Step 5: If You Weren't Making Soap

If you weren't making soap, you could spin the roving into yarn.

Step 6: What to Do With the Yarn

If you did spin the roving into yarn, you could spend hours learning to knit toe up socks in the round. That way your feet would be toasty while you made rams wool soap.

Lets go do that now.

Step 7: Lets Make Soap

Gather the ingredients. We will need to grind the oats roughly. 2 tbsp for each 1 lb batch.

Step 8: Melt the Base

Cut the soap base into smaller pieces. Microwave in one minute intervals stirring gently after each. We don't stir to quickly, we don't want to create bubbles.

Step 9: Prepare the Mold

While the soap is being microwaved, prepare the mold. Cut pieces of roving the width of the mold. Pull them apart slightly and place two layers into the mold.

Step 10: Mix Ingredients

Pour in the ingredients. The 1 tbsp of patchouli and the 2 tbsp of oatmeal first.

Step 11: Now the Beer

We have to work quickly now. The beer is cold and we don't want the soap to start to set. Once 1 tbsp of beer is added, stir gently avoiding bubbles, but mixing well.

Step 12: Pour

Carefully pour the contents into the mold. Go evenly making sure to get the entire bed of roving covered. Distribute the bits of oatmeal as evenly as possible. Once poured ,lightly adjust the oatmeal with the tip of the spoon if needed.

Repeat this entire process with the other three blocks of soap base.

Step 13: Enjoy

Now that the work, is done set the molds aside to cool for 24 hrs.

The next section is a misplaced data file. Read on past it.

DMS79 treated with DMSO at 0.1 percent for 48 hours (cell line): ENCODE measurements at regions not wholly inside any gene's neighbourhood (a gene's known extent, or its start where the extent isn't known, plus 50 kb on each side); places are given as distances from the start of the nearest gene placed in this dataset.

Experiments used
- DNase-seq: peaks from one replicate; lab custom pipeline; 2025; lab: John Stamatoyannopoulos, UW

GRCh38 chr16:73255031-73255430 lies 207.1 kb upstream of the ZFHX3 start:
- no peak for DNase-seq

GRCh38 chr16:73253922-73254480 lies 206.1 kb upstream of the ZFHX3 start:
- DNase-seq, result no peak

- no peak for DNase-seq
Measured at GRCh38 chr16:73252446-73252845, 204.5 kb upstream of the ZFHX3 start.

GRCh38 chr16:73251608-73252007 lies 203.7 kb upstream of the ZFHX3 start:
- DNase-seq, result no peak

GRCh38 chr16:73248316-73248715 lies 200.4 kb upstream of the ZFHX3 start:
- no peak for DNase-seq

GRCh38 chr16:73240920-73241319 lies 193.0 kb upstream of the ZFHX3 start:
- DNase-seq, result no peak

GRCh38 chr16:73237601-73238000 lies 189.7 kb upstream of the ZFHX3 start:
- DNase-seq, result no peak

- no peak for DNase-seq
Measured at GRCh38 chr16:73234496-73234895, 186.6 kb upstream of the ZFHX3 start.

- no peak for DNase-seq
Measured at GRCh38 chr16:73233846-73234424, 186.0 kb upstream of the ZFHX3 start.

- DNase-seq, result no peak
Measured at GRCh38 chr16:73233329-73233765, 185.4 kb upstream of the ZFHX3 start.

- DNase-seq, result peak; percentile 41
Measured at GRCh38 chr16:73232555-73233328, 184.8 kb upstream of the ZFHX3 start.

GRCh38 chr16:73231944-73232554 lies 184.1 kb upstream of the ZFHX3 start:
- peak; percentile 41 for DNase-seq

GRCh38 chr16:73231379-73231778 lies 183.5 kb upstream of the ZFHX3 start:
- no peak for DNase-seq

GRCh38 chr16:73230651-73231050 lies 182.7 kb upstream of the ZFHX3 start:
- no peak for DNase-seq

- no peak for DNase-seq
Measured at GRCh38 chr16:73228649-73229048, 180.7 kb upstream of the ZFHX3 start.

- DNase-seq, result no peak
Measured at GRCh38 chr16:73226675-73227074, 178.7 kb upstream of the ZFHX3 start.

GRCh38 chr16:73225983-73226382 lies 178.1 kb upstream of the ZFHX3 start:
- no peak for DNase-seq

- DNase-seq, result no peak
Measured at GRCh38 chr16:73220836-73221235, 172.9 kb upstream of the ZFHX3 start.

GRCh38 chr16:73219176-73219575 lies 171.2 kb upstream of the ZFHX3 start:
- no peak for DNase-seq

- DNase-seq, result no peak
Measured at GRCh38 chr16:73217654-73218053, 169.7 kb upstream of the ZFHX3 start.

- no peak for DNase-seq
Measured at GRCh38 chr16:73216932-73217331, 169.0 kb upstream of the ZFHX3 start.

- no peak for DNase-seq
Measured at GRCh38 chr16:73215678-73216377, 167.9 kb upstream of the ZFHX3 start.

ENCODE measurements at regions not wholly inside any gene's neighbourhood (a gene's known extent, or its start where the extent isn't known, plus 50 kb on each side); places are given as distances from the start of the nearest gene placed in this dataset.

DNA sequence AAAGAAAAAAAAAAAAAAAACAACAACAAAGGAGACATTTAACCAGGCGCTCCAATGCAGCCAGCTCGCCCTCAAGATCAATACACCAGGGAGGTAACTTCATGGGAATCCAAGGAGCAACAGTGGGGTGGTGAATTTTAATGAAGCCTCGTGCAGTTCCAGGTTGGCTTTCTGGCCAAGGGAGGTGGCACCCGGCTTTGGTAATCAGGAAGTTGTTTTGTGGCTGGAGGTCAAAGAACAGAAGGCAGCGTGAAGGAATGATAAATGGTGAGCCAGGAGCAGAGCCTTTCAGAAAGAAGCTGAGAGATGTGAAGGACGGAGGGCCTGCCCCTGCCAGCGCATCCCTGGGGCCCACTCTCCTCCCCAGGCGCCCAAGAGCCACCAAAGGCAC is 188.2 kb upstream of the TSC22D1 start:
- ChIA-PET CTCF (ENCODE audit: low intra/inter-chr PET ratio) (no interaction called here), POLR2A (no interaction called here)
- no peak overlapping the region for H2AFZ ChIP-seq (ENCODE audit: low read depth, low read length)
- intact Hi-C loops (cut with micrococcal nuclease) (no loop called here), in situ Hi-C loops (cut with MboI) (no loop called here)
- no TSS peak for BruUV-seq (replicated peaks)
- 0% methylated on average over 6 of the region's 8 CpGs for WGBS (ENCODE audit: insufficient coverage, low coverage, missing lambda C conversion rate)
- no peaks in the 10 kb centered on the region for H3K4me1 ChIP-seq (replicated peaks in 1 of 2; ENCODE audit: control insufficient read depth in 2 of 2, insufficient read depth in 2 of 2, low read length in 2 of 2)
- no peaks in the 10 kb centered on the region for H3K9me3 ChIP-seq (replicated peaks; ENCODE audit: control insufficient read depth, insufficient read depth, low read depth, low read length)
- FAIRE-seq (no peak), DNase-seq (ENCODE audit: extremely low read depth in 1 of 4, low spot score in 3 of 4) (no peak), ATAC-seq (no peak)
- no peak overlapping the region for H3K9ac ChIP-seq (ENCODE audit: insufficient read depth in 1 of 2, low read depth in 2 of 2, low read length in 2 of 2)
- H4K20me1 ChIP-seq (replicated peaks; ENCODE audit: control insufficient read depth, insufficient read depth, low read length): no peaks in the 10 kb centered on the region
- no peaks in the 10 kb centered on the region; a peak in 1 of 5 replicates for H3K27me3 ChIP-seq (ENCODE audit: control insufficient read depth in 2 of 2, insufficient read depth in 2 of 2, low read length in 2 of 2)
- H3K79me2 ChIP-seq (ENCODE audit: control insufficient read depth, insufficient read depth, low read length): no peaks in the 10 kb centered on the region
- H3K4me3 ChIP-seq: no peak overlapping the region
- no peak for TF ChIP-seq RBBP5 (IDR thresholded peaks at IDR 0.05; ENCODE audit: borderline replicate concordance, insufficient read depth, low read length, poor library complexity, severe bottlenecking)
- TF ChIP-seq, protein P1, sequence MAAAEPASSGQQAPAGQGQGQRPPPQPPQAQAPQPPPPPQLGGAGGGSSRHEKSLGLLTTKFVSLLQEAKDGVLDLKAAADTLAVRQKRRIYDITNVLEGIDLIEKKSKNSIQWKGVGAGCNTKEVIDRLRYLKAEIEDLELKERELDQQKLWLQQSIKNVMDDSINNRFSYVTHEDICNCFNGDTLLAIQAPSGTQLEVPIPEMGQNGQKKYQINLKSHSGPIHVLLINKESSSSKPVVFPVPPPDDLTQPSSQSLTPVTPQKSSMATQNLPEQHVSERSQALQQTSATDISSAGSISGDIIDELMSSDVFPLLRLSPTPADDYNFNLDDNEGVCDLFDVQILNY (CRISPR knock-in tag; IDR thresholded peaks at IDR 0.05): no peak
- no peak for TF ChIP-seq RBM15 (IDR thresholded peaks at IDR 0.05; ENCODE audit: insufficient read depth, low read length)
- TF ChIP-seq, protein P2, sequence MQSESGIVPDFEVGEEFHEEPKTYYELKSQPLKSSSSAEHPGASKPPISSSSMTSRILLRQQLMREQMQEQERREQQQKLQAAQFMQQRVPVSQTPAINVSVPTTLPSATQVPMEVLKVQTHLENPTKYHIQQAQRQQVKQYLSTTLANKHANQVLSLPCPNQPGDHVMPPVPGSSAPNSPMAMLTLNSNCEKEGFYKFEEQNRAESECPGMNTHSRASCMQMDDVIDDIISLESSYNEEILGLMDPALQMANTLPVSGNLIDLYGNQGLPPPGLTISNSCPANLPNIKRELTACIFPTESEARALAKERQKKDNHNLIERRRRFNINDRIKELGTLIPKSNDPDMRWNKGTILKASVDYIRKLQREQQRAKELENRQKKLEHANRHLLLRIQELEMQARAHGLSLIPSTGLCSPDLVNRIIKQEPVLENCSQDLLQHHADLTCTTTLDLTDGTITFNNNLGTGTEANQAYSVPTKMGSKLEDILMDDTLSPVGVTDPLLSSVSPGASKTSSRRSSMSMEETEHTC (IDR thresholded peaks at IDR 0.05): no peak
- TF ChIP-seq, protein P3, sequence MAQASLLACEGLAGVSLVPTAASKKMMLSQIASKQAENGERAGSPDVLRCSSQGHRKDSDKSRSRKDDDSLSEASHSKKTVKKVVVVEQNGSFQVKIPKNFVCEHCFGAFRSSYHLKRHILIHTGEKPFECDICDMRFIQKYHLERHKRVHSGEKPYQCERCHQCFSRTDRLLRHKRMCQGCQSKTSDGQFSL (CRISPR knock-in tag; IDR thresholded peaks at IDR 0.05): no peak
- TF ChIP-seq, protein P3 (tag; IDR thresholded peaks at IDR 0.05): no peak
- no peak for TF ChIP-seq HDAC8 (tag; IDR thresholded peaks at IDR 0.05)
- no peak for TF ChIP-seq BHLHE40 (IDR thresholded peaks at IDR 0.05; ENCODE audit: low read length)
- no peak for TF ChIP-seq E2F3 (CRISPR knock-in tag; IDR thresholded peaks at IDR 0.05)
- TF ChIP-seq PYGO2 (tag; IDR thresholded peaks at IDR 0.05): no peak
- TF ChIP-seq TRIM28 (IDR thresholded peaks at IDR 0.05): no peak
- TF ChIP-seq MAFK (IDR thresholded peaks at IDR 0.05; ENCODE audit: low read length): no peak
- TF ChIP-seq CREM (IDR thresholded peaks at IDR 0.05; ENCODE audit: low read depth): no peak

One benefit to this recipe is, there is enough beer left over for the soap master and helper to enjoy a glass.

Step 14: Remove From Mold

The next day remove the soap from the mold. Gently pull the mold sides away from the soap. Flip the mold over and press around the bottom. You can see the release happen on a clear mold like this. As you press, the block lets go and you see a color change as it does. Eventually the block drops and you can remove the mold.

Step 15: Mark and Cut

With all four blocks lined up evenly, We measure and score them for cutting. I have a long butchers knife for this process. I use a clean part of the knife for each cut. Between bars the knife is washed so it makes a clean cut. You can see the rams wool fibers peaking out of the cut edges. As you use the soap, these fibers will felt together. The wool acts as a built in washcloth. When the soap is gone you will be left with a little felt scrubber.

Step 16: Wrap and Label

The paper we are using to wrap the bars with came from the family homestead. It was used to wrap the news paper back in the 50's and 60's when I was a kid. My mother meticulously folded them and put them in a box in the basement. Thanks mom. We are offering the bars for sale at Brothers Brewing Company so we also made our own label. We totally ripped off their logo. I don't think they'll sue the mother.

Fiber Arts Contest

Participated in the
Fiber Arts Contest